4 With your support we are... HELPING EVERY DAY FOOD, CLOTHING, SHELTER In 2011, a total of 459,594 meals were served that s an average of 1,259 meals each day. 1,629 individuals were provided with shelter, and our 235 beds had a 96% occupancy rate. The average length of stay was 51 days. Thousands of donated items of clothing and shoes were distributed. SPIRITUAL SUPPORT The door is always open to the Chaplain s office at The Ottawa Mission. Some people drop in daily to see a friendly face and others come in looking for guidance in a time of crisis. As well, about 45 people attend the chapel service held daily at The Mission HEALTHCARE Caring for people who are homeless doesn t stop with providing food and shelter. Because The Ottawa Mission is always looking for ways to improve our services, we re pleased to be able to offer health care services to our residents and others living in shelters or on the street. In 2011, there were 5872 patient visits to The Ottawa Mission s Primary Care Clinic, 975 patient visits to the Dental Clinic and 12 people spent their final days at our Hospice with compassion and dignity. Volunteers From preparing and serving meals to organizing clothing donations and even tutoring students in The Mission s Stepping Stones Learning Centre, volunteers are vital to The Ottawa Mission. Close to 250 people help us every month. Our volunteers come from all walks of life some are retired, others are students. They volunteer as individuals, families, or workplace teams. The Mission could not help as many people as we do every year without their generous gift of time.
5 JEAN s Story i m getting the help i need, thank you! Jean stayed in the shelter at The Ottawa Mission when he became ill and had nowhere else to go after leaving the hospital. His goal has always been to do something meaning ful with his life in his case to return to university and pursue a career in biochemistry. Jean takes courses on-line every day at The Mission s Stepping Stones Learning Centre as part of the provinciallysupported ACE (Academic and Career Entrance) program, and is achieving great results in Technical Math which will help get his schooling back on course. Jean is also now living in his own apartment. Although he sometimes struggles to make ends meet (his apartment is not subsidized) and still depends on The Mission for his meals, he is determined to remain as independent as possible, and we will continue to support him in any way we can. Jean is getting the help he needs.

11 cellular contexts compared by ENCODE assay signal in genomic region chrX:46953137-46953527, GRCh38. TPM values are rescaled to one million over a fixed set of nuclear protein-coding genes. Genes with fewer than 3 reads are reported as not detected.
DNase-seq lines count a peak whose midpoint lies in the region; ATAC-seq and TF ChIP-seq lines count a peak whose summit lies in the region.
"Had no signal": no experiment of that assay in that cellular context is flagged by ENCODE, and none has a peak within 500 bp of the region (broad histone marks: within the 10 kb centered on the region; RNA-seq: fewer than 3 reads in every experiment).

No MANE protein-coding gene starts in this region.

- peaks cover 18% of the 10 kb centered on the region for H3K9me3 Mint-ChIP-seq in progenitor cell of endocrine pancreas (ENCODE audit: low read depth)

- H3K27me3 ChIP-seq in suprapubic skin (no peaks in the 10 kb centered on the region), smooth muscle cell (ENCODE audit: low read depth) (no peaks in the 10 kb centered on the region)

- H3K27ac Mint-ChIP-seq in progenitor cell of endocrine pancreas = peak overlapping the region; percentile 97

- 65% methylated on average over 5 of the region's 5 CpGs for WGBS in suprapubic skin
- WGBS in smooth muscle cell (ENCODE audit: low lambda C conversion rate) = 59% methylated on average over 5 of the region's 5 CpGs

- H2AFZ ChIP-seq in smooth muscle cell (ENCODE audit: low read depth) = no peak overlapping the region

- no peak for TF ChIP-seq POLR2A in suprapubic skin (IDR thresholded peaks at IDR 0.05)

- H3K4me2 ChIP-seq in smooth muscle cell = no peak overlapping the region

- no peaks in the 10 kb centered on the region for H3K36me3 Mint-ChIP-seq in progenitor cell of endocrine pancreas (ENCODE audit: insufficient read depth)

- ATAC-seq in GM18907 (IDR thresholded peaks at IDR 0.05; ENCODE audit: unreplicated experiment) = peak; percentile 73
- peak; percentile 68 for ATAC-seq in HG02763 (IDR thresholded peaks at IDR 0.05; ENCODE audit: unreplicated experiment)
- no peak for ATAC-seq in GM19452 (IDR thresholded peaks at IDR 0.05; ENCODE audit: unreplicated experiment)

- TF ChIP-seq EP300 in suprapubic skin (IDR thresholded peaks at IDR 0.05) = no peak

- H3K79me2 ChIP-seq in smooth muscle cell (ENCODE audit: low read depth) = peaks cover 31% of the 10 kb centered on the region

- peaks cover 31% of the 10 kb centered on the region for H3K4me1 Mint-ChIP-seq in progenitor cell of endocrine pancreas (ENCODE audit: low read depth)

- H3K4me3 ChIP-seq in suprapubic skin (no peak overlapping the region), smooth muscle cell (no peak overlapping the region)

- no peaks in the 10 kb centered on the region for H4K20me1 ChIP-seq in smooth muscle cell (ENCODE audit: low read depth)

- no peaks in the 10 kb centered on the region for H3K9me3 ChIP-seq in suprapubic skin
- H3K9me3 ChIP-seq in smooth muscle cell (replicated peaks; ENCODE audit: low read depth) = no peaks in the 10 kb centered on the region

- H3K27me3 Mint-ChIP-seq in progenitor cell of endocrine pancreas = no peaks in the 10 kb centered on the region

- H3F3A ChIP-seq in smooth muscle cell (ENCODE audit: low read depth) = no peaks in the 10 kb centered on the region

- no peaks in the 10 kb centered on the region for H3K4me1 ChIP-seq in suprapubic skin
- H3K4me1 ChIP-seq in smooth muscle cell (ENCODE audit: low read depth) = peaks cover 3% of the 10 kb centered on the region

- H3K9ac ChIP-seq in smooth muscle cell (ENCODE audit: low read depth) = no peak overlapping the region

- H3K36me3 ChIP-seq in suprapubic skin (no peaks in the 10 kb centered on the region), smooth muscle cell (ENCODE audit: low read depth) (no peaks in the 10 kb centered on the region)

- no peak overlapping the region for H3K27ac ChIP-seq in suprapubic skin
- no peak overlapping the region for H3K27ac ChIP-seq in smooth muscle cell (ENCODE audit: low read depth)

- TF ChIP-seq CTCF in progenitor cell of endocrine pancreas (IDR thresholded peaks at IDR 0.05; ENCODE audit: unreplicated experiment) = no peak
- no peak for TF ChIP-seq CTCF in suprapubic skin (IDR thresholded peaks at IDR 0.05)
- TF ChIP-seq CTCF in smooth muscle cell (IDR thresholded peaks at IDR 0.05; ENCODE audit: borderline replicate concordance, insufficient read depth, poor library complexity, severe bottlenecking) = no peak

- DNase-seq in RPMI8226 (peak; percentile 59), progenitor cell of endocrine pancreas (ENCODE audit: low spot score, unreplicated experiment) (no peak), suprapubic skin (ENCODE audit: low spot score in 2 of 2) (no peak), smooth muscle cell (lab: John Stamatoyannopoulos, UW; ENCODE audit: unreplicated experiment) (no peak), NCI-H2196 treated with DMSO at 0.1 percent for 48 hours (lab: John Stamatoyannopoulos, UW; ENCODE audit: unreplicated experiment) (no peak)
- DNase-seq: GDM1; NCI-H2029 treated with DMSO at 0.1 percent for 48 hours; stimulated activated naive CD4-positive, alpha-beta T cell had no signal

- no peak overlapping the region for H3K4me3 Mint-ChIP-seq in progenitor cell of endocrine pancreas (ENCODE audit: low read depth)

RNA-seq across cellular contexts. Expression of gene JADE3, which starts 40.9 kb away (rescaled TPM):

6 Andrew s Story i have hope, thank you! When Andrew arrived at The Ottawa Mission in the fall of 2010 at the age of 49 he was suffering from a long-term addiction and was without hope. Andrew attended the Day Program, and also took a 10-week program with others who had the same struggles. For the first time he knew he was not alone. This gave him the strength to commit to more than six months of addiction treatment and counselling, and he graduated from the LifeHouse program last year. With the counselling he received at LifeHouse Andrew began to look forward to the future. He took up photography and joined a naturalist club. Andrew is now working part time and living in one of The Mission s transitional Second Stage houses. Andrew has hope.